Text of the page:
Fannie MaeFan·nie Mae
Origin of Fannie Maealtered (as if a given name) ; from pronunciation of its abbreviation, abbreviated , FNMA
Origin of Fannie MaeAlteration of F(ederal) N(ational) M(ortgage) A(ssociation).
fannie mae - Investment & Finance Definition
A private agency that is congressionally chartered to promote home ownership among low to moderate income people. It buys home mortgage loans in the private market that aren’t insured by the Federal Housing Administration (FHA) or guaranteed by the Department of Veterans Affairs (VA). Fannie Mae may retain the mortgages for a short period of time, but most of the mortgages are packaged and resold to investors in the market as mortgage-backed securities. By reselling the mortgages it purchases from the primary issuers, Fannie Mae gives banks and savings and loans the ability to issue more mortgages. Fannie Mae offers additional programs to encourage home ownership among low-income people.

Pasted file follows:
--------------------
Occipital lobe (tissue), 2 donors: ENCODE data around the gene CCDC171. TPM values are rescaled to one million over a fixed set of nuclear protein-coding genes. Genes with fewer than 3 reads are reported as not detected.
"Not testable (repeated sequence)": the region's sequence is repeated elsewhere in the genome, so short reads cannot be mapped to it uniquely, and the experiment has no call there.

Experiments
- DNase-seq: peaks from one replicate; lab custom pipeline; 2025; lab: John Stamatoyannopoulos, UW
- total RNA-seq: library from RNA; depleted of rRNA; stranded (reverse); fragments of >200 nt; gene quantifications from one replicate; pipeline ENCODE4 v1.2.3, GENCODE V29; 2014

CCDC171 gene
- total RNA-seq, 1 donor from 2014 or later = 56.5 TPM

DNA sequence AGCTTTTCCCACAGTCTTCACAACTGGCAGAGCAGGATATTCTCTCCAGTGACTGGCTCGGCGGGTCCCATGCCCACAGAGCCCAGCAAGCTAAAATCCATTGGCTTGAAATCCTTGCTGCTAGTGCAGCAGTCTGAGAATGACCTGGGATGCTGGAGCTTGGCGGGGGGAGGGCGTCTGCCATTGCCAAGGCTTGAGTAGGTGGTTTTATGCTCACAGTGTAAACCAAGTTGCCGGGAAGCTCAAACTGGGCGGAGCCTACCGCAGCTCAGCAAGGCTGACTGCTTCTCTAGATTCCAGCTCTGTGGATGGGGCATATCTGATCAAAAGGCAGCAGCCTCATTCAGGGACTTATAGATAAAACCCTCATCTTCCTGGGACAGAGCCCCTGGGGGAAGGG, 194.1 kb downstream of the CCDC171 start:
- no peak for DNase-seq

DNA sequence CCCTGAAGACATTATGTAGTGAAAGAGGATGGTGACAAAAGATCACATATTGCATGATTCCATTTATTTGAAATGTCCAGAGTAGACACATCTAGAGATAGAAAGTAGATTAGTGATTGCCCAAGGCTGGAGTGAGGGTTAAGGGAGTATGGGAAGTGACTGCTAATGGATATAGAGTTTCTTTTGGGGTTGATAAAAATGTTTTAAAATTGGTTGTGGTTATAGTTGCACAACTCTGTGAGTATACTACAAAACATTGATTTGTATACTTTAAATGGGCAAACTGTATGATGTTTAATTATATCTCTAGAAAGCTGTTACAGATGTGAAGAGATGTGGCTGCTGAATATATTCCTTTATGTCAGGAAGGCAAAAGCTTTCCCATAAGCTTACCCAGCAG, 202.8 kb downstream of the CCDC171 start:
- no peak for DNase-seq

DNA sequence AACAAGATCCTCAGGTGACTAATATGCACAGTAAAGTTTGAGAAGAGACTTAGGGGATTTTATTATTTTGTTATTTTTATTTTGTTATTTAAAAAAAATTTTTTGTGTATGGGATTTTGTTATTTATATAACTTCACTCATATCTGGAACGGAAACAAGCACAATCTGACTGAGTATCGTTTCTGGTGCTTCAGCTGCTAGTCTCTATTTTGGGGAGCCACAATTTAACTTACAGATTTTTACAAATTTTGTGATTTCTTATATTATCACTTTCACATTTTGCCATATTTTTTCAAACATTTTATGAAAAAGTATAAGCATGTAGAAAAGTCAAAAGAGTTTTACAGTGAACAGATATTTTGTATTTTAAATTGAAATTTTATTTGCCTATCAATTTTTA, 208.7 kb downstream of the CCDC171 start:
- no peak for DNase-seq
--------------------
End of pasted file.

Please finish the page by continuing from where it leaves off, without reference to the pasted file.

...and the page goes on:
Originally created in 1938 by Congress to bolster the housing industry after the Great Depression, Fannie Mae was part of the Federal Housing Administration (FHA) and authorized to purchase only FHA-insured loans. In 1968, it became a private company operating with private capital whose role is to buy mortgages beyond government-linked mortgages and to establish a national secondary market for government-insured mortgages. Fannie Mae’s debt is perceived to be nearly as safe as U.S. Treasury debt, which allows it to pay lower interest rates to its debt holders. Even though Fannie Mae is now a private company that continues to be active in the secondary market for conventional and FHA and VA loans, it still operates under a congressional charter and the Department of Housing and Urban Development and the U.S. Treasury Department continue to have oversight of the agency.